Skip navigation

Homeowners

Making your home safer for natural hazards.

Download our Quake Safe Your Home guide

Matt and Jacqui talk about how good it feels to have a safer home.

Preparing their home for natural hazards felt like a daunting task for homeowners Matt and Jacqui, but once they got started they realised that a lot of the steps to make their home safer were quick and easy.

Play video

There's a lot you can do to make your home safer and stronger for natural hazards. Every step you take will reduce the impact of a disaster on you and your family, so get started today.

  • From securing heavy and tall furniture to removing chimneys and checking your foundations are connected to your house; there's a lot you can do that will improve the safety of your home. See below for more information on these important steps.
  • Keeping on top of home maintenance will also help keep your home strong. List and prioritise more complex work. A first step might be to set up a maintenance fund.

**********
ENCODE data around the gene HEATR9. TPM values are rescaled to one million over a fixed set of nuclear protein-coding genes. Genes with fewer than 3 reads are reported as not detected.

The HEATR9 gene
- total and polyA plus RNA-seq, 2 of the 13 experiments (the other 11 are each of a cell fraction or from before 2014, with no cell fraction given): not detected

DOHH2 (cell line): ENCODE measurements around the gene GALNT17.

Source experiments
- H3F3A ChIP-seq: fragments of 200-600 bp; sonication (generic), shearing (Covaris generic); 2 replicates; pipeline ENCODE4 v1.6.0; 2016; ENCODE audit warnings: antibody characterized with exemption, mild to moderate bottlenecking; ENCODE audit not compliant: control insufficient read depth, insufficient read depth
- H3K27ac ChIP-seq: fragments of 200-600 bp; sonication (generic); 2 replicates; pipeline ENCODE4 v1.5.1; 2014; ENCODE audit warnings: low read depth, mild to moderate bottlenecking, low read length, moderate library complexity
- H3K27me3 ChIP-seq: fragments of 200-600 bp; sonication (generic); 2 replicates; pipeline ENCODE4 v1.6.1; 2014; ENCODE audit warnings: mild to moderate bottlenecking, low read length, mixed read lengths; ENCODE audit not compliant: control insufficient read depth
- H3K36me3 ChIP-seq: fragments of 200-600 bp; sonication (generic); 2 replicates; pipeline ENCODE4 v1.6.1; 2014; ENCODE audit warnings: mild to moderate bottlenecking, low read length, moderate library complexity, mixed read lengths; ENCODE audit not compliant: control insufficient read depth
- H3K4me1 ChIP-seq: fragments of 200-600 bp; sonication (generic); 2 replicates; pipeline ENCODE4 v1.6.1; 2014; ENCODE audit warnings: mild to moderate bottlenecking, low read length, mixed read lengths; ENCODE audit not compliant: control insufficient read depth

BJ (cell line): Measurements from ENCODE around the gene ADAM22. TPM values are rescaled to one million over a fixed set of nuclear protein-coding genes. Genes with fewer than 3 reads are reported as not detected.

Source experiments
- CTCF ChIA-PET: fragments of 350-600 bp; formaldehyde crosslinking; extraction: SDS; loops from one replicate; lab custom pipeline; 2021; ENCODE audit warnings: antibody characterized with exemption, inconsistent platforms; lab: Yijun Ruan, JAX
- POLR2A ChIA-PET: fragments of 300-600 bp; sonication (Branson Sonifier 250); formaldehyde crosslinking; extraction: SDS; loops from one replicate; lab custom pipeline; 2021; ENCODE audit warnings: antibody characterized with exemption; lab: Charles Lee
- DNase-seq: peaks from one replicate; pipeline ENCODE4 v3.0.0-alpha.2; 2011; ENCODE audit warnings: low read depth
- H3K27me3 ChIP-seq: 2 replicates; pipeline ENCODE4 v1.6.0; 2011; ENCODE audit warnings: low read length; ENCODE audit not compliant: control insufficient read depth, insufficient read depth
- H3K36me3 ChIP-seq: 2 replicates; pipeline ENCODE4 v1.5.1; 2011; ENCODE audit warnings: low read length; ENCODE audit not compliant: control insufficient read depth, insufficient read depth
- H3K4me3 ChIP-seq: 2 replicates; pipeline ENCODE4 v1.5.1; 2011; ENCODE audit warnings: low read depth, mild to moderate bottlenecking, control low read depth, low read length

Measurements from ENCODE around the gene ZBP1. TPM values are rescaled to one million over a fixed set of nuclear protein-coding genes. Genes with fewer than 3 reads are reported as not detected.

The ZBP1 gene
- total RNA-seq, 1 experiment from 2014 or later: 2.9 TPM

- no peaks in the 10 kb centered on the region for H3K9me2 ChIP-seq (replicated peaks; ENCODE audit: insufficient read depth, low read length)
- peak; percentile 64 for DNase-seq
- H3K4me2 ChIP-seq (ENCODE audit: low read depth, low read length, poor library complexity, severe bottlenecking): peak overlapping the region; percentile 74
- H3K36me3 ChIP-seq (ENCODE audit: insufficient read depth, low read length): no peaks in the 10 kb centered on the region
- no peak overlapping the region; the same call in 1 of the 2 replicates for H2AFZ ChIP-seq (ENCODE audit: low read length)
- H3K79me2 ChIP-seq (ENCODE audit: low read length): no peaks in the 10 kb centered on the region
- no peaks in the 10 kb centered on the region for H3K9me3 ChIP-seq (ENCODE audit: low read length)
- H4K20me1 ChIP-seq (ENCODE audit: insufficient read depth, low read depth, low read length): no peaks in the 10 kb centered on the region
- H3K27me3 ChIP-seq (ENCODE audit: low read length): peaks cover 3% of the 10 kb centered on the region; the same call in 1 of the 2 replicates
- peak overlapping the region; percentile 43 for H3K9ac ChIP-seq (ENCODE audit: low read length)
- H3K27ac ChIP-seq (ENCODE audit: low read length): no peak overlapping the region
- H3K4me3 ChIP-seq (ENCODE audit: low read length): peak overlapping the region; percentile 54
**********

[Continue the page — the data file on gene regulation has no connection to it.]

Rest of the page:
• Keep good records of the work you do. Your home is likely to be your biggest financial asset, so these records could be valuable documents when you decide to sell your home.

Information for homeowners

Tall furniture
Large furniture and appliances

Falling furniture and appliances, particularly tall or heavy items, can be a hazard during an earthquake. 

foundations
Foundations

Every home sits on some type of foundation that should connect it to the site and help the home stay in place in a disaster. 

Roofs walls
Roofs and walls

A roof that is lightweight and well secured is likely to be more resilient in an earthquake or extreme wind.

QuickEasy
Quick and easy safety steps

Take steps today to protect your valuables and save yourself the hassle of cleaning up a big mess.

DSC8203 1 Grade Crop
Nurseries and children's rooms

Is your baby's room really safe and sound?

Chimney
Chimneys

Brick and masonry chimneys may crack, shift or collapse in an earthquake, causing damage to people and property. Make yours safer today.

Retaining Wall
Slopes and retaining walls

Slopes and retaining walls can crack, move or even collapse during heavy rainfall, earthquakes or other disasters.